- In the lower right corner is a map that shows the relative seismic hazard for this plate boundary (Rhea et al., 2010). I plot both 2019 earthquakes.< The numbers (“80”) indicate the rate at which the Nazca Plate is subducting beneath South America. 80 mm/yr = 3 in/yr.
- In the upper left corner is a profile slicing into the Earth showing earthquakes as they get deeper as the Nazca plate dives deeper beneath the South America plate (Leyton et al., 2009). This cross section is located just to the south of today’s earthquake. I plot both M 6.7 and M 6.4 earthquakes on this section.
- This is an illustration showing some locations where earthquakes may happen along subduction zones in general. The M 6.4 earthquake is probably a megathrust subduction zone earthquake, while the M 6.7 is probably in the downgoing oceanic crust of the Nazca plate.
- This is a composite figure from several figures from Metois et al., 2016. On the left is a panel that shows the latitudinal range of earthquake ruptures (I fixed it in places as the original figure did not extend the 2010 rupture sufficiently to the north). The panel on the right shows how much the subduction zone fault is “locked” (or, seismically coupled). Darker colors represent parts of the fault that are storing more energy over time and are possibly places where the fault will slip (compared to parts of the fault that are white or yellow, which may be places where the fault is currently slipping and would not generate earthquakes in the future). This is simply a model and there is not way to really know where an earthquake will happen until there is an earthquake.
I include some inset figures. Some of the same figures are located in different places on the larger scale map below.
- Here is the map with a seismicity plotted that is associated with specific earthquakes. I plot earthquakes for the 3 months following the mainshock listed for these example earthquakes (e.g. 1960, 1985, 2007, 2014, and 2015.
Other Report Pages
Some Relevant Discussion and Figures
- Here is the overview figure from Horton, 2018.
Maps of (A) tectonic framework, (B) topography, and (C) sedimentary basin configuration of South America. (A) Map of plate boundaries, Andean magmatic arc (including the northern, central, and southern volcanic zones), regions of flat slab subduction, modern stress orientations from earthquake focal mechanisms, eastern front of Andean fold-thrust belt, and key segments of the retroarc foreland basin system. Plate velocities are shown relative to stable South American plate (DeMets et al., 2010). (B) DEM topographic map showing the Andes mountains and adjacent foreland region, including the Amazon, Parana, Orinoco, and Magdalena (Mag) river systems. (C) Map of Andean retroarc basins, showing isopach thicknesses (in km) of Cretaceous-Cenozoic basin fill, forebulge axis (from Chase et al., 2009), and locations of 13 sites (8 foreland basins, 5 hinterland basins) considered in this synthesis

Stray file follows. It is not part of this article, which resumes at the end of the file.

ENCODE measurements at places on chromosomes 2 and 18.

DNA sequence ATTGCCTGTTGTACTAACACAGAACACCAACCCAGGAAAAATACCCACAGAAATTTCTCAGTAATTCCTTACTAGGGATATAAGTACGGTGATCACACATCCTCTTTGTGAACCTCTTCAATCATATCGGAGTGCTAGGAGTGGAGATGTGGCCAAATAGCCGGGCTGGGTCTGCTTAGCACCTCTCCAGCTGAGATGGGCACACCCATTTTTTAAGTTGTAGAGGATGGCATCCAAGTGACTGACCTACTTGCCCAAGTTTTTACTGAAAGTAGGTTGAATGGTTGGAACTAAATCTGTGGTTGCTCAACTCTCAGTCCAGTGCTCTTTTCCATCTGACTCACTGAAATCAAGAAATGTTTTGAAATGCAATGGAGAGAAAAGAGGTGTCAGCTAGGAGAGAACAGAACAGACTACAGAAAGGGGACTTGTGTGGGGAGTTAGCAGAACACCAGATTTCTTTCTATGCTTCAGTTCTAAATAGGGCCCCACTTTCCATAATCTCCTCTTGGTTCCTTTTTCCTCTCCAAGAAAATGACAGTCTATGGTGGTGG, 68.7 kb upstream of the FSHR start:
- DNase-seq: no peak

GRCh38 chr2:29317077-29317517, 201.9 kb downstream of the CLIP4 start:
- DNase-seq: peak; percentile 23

- Here is the seismicity map and space time diagram from Métois et al. (2016). The subduction zone fault in the region of Coquimbo, Chile changes geometry, probably because of the Juan Fernandez Ridge (this structure controls the shape of the subduction zone). This figure shows a map and cross section for two parts of the subduction zone (Marot et al., 2014). The example on the left is the in the region of both the M 6.7 and M 6.4 earthquakes. Note how the subduction zone flattens out with depth here. The M=6.7 quake was shallower than this, but the shape of the downgoing slab does affect the amount of slab pull (tension in the down-dip direction) is exerted along the plate.
Left estimated extent of large historical or instrumental ruptures along the Chilean margin adapted from ME´ TOIS et al. (2012). Gray stars mark major intra-slab events. The recent Mw[8 earthquakes are indicated in red. Gray shaded areas correspond to LCZs defined in Fig. 3. Right seismicity recorded by the Centro Sismologico Nacional (CSN) during
interseismic period, color-coded depending on the event’s depth. Three zones have been defined to avoid including aftershocks and preshocks associated with major events: (1) in North Chile, we plot the seismicity from 2008 to january 2014, i.e., between the Tocopilla and Iquique earthquakes; (2) in Central Chile, we plot the seismicity on the entire 2000–2014 period; (3) in South-Central Chile, we selected events that occurred between 2000 and 2010, i.e., before the Maule earthquake.
- This figure is the 3 panel figure in the interpretive poster showing how seismicity is distributed along the margin, how historic earthquake slip was distributed, and how the fault may be locked (or slipping) along the megathrust fault.